After a record deal with LaFace, Outkast went right to work on their debut, Southernplayalisticadillacmuzik. With the help of production team, Organized Noize, the then teenagers, Antwon Patton and Andre Benjamin created a Hip Hop album that was a lauded hybrid of Funk and Soul. With Southernplayalisticadillacmuzik, the rookie group helped spread the “Dirty South” blanket farther than 8Ball & MJG had done the year before with “Comin' Out Hard.”
Hip Hop was about to embark on an already brewing bi-coastal battle. Unknowingly, Big Boi and Andre3000 painted a third landscape and made a Hip Hop album that was the stylistic equivalent to Switzerland (only stylistically since their debut video would be directed by Puffy and would later become an opening act for Biggie). They weren’t about fighting the competition as much as they were struggling to survive inner demons, lack of motivation, staying in school, getting high off the work, and living in a sector of our country that still flew the Confederate battle flag. Even in their braggadocio joints there was a tinge of redemption.
The few major critics that reviewed Southernplayalisticadillacmuzik were able to decipher the important role they played for Southern Rap. An interesting review, or lack thereof, came from Robert Cristagu, of the Village Voice, who gave it a generic “dud” rating, which was defined as: “a bad record whose details rarely merit further thought.” In later years, he would rave about Aquemini, Stankonia, The Love Below/Speakerboxxx, and even Idlewild.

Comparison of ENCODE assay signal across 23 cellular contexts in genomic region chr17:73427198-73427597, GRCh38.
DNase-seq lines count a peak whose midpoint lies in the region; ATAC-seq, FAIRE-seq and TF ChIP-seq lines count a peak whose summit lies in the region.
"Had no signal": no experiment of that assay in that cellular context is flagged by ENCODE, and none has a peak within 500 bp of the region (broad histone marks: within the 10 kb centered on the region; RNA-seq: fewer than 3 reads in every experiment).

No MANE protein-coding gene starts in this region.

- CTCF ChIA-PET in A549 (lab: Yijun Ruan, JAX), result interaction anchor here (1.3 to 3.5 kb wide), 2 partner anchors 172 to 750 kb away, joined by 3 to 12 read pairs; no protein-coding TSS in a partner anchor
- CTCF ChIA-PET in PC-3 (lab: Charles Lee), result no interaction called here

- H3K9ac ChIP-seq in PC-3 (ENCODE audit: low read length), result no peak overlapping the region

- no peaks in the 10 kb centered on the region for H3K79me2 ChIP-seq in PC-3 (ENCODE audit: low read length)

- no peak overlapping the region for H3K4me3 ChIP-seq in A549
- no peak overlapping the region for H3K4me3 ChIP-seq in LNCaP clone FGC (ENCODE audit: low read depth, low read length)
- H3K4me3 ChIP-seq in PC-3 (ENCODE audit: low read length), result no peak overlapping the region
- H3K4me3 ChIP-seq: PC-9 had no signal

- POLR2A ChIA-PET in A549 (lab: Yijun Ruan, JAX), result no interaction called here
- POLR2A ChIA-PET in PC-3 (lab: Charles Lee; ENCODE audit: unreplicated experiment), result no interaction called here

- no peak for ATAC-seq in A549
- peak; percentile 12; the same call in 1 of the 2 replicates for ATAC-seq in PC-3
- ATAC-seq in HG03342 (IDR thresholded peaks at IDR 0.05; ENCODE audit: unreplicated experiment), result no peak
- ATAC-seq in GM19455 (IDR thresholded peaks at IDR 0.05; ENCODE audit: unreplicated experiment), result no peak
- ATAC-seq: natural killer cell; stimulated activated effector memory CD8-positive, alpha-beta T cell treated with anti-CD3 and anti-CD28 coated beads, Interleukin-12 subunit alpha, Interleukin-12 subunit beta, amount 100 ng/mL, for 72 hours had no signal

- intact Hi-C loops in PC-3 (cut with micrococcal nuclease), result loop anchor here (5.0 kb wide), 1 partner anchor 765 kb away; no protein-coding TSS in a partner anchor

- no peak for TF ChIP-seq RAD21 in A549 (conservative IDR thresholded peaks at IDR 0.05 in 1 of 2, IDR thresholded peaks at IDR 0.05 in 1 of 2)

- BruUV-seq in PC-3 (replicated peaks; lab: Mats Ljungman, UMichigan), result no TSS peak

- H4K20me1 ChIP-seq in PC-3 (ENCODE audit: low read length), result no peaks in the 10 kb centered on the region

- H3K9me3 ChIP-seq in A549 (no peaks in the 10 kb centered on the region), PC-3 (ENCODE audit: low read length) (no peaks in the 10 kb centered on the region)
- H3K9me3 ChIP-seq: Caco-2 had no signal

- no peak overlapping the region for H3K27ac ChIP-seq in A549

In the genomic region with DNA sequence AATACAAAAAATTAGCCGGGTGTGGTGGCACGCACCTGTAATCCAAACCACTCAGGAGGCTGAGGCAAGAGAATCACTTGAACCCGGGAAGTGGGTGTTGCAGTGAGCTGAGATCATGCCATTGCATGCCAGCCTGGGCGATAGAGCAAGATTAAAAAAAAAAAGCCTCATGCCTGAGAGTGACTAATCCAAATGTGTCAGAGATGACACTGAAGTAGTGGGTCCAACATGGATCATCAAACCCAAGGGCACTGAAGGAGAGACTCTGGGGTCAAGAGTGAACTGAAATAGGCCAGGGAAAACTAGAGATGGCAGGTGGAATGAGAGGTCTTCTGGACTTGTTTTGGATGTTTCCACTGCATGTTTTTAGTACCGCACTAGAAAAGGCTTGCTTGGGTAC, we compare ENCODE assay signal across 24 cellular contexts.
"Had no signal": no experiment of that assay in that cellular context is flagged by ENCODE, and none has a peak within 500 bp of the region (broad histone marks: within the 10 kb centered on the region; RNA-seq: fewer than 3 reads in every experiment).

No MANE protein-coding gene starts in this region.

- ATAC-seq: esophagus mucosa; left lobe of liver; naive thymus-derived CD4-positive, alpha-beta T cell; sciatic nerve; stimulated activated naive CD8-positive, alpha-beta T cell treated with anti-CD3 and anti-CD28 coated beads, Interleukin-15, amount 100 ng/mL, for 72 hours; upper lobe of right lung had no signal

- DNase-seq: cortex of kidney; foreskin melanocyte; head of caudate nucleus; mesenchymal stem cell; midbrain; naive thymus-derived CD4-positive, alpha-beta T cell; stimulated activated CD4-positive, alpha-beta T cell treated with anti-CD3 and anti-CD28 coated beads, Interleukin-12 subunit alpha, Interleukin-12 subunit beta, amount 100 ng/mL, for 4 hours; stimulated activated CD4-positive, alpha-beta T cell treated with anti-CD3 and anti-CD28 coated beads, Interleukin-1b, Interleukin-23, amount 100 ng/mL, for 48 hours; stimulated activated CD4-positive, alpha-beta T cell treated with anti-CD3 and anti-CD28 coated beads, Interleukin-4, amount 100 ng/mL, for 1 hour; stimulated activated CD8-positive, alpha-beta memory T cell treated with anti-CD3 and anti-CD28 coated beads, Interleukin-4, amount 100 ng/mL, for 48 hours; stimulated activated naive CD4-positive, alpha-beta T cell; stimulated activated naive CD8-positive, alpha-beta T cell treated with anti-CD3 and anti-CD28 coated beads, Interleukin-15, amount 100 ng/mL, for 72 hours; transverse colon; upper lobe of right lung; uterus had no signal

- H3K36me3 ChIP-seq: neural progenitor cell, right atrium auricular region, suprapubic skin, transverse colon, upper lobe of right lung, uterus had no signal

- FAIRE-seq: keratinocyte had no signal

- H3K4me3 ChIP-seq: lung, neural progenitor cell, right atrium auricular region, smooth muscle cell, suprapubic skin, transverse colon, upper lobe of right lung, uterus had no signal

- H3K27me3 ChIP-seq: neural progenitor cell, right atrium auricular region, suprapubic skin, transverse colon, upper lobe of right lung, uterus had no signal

Southernplayalisticadillacmuzik would be redeemed in Robert’s review of the group’s 2001 greatest hits compilation, Big Boi and Dre Present...Outkast, in which he talks about the track "Crumblin’ Erb," and how it’s one of his favorite records. That’s the test of time, right there.
"A dud: a bad record whose details rarely merit further thought." – The Village Voice
“Opting not to just make hyped-up rhyme lies, they coat their lyrics with that strange Southern phenomenon – honesty.” – The Source
“If there is such a thing as Southern hip-hop, you're not going to find it in Arrested Development's suspiciously peppy, idealized version of down-home. You'll get closer with Outkast's lazy, sprawling grooves on Southernplayalisticadillacmuzik...” – Entertainment Weekly
“Their sauntering, hard-core tales of the 'hood bristle with clever humor and sharp insights rather than rage.” – LA Weekly
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